Pamela White, one of the only researchers examining international surrogacy in Canada, wrote about this country as a “booming foreign destination.”

She told CBC News that at a conference she attended in London in the spring, one Canadian agency bragged about Canada’s health care system.

‘So I ask myself, is this what we intended with Medicare?’ – Pam White, professor, University of Kent

“So I ask myself, is this what we intended with Medicare, and how do we address the situation?” said White, with the Kent Law School at the University of Kent in Canterbury.

But, she said, a balance must be struck so that over-regulation doesn’t drive surrogates underground. “You don’t want to be heavy-handed.”

‘Data deficit’ on foreign surrogacy

White said there is a “data deficit” in this area, making it harder for governments to assess the impact of this surrogacy baby boom.

Ontario’s Better Outcomes Registry and Network (BORN) keeps track of surrogacy births in the province but does not provide information about how many of them are to parents from abroad.

BORN does say that in 2013 and 2014, the number of surrogacy cases involving mothers carrying unrelated babies remained stable, just above 400 per year (2015 figures won’t be released until September).

Meanwhile, the U.S. Centers for Disease Control does track foreign families using American surrogates and has found a jump from six per cent of surrogacy births in 2006 to 18 per cent in 2013.

Whose baby is it?

Advocates for Canada’s surrogacy system are also concerned the lack of rules has left families from abroad vulnerable with respect to their legal rights as parents of unborn child being carried by surrogates.

According to Canada’s system, the baby belongs to the woman who gave birth, and the intended parents sign an agreement with her to turn the baby over to them. But birth moms can back out.

Indeed, Montfort Hospital’s policy states:

“At any time, the surrogate mother has the right to change her mind concerning the adoption of her newborn and may revoke any consent form she may have signed previously, independently of any pre-existing legal agreement. Hôpital Montfort is not bound to honour the legal agreements.”

“I call it kidnapping,” said Rhoads-Heinrich.

She said California and some other states have created a “pre-birth order” which makes the intended family the legal parent(s) of the child in utero and removes rights from the surrogate, taking effect as early as four months into the pregnancy, depending on the jurisdiction.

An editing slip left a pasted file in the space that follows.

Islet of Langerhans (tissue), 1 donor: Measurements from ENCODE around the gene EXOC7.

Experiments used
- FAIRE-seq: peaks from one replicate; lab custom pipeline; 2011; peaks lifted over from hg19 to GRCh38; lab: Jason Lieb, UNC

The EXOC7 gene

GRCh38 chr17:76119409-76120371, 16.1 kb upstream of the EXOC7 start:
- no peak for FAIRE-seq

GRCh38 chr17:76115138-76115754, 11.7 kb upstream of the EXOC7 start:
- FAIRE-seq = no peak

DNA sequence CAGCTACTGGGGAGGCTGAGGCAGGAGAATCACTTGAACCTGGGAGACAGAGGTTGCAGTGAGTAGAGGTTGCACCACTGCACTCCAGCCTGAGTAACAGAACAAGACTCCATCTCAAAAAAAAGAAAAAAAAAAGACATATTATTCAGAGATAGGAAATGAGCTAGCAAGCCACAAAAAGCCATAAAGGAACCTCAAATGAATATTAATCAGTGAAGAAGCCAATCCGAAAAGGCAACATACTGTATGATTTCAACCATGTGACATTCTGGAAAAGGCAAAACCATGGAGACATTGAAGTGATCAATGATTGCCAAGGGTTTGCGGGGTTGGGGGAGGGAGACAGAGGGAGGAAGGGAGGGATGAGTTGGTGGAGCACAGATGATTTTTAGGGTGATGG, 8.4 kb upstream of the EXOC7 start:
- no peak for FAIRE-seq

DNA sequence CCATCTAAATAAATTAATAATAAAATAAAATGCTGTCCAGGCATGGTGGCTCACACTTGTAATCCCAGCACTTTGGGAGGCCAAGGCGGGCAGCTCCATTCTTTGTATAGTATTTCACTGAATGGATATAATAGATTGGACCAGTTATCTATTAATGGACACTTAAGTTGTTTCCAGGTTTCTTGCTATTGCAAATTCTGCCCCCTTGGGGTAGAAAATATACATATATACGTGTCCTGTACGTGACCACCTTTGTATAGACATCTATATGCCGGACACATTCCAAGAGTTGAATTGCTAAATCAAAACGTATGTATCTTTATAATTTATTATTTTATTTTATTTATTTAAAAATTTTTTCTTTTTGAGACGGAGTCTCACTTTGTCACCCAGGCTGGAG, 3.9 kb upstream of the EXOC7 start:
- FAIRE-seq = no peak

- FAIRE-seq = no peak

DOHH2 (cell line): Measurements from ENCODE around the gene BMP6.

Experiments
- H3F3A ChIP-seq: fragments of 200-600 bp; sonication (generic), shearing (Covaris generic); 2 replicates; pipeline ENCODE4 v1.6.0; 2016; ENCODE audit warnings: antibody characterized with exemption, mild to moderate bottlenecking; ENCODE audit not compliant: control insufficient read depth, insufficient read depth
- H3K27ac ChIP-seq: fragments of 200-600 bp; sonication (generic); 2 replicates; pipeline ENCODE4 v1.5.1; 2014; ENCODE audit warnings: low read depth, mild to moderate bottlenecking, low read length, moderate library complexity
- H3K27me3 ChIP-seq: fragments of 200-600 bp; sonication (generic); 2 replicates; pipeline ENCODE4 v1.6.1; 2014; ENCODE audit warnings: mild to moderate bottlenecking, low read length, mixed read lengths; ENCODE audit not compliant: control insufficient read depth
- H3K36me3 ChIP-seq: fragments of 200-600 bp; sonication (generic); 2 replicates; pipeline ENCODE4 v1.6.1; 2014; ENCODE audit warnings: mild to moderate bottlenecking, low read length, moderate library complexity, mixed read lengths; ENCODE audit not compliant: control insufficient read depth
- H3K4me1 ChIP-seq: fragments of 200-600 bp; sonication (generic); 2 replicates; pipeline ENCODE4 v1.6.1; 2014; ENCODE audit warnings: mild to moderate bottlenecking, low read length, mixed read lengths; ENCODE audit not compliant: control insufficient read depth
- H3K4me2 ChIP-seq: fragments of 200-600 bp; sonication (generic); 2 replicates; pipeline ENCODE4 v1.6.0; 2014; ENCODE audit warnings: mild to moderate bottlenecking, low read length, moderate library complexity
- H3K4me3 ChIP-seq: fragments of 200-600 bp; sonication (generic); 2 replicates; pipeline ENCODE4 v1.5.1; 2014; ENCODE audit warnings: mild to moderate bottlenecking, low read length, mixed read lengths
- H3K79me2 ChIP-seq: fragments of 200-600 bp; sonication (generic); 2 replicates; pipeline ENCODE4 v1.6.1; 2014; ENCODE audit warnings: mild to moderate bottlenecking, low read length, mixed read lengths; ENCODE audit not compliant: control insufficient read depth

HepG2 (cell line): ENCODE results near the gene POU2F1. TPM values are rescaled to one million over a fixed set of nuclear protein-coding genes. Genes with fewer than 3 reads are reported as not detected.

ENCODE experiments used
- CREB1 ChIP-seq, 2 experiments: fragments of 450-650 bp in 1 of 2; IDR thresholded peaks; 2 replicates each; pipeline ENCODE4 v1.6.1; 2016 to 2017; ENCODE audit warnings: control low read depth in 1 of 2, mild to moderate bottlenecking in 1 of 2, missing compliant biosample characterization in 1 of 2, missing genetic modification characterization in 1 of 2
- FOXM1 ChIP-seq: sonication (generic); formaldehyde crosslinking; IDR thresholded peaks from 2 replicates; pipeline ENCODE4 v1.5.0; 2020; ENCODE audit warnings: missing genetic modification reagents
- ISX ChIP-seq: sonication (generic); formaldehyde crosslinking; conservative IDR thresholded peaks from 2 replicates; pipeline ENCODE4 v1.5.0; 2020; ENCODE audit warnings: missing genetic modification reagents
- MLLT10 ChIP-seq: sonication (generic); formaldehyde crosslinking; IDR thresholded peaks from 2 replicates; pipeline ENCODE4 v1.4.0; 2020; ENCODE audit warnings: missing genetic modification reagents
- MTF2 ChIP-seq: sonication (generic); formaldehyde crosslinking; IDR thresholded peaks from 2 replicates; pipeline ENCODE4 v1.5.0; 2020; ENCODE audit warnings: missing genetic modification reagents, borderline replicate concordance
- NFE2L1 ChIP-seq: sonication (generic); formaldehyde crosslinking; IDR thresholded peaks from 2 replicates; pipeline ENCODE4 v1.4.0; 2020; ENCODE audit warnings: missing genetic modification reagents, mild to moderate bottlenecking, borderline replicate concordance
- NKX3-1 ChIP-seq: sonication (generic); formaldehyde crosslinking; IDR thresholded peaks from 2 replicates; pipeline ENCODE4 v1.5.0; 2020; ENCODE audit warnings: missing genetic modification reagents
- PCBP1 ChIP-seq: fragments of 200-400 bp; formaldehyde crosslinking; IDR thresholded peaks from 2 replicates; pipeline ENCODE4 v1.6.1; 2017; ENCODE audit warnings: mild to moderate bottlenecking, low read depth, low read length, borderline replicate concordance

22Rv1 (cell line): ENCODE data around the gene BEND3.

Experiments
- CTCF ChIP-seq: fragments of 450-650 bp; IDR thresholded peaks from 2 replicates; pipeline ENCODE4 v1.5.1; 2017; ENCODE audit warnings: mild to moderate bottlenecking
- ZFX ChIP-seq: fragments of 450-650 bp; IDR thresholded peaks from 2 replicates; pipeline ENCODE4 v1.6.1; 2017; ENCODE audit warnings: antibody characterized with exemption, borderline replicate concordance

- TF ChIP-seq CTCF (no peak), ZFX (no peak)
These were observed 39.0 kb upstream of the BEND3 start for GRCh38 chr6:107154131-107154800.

Health Canada did not respond directly to questions from CBC News about whether it will review the act affecting surrogates. The department said in a statement it “regularly reviews its acts and regulations to ensure that regulatory frameworks keep pace with the latest scientific advancements.”

mtl-surrogate-belly-0311

Parts of Canada’s federal law covering surrogacy were struck down in 2010, leading to calls to close the regulatory gap. (CBC)

Pay surrogates, says agency

Rhoads-Heinrich said commercializing the system — allowing surrogates to be paid — would take care of any concern about abuse of the Canadian taxpayer. And raising the cost would likely end the foreign surrogacy boom.

“Because we’d have more surrogates and we’d have more Canadian couples able to have that family that they’re dreaming of,” she said, noting there are thousands of embryos sitting in clinics “and they’re not coming to life because there simply are not enough surrogates.”

But the fact that Canada’s surrogates do not benefit financially is an attractive feature for many foreign families.

Hilde Reva and her husband Christian said it is one of the reasons they looked to Canada for a surrogate.

In a recent interview with CBC News, Reva explained, “Women are doing it for the right reasons.”

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‘Anything goes’ in Canada’s surrogacy system, which gives foreign parents advantage over Canadian ones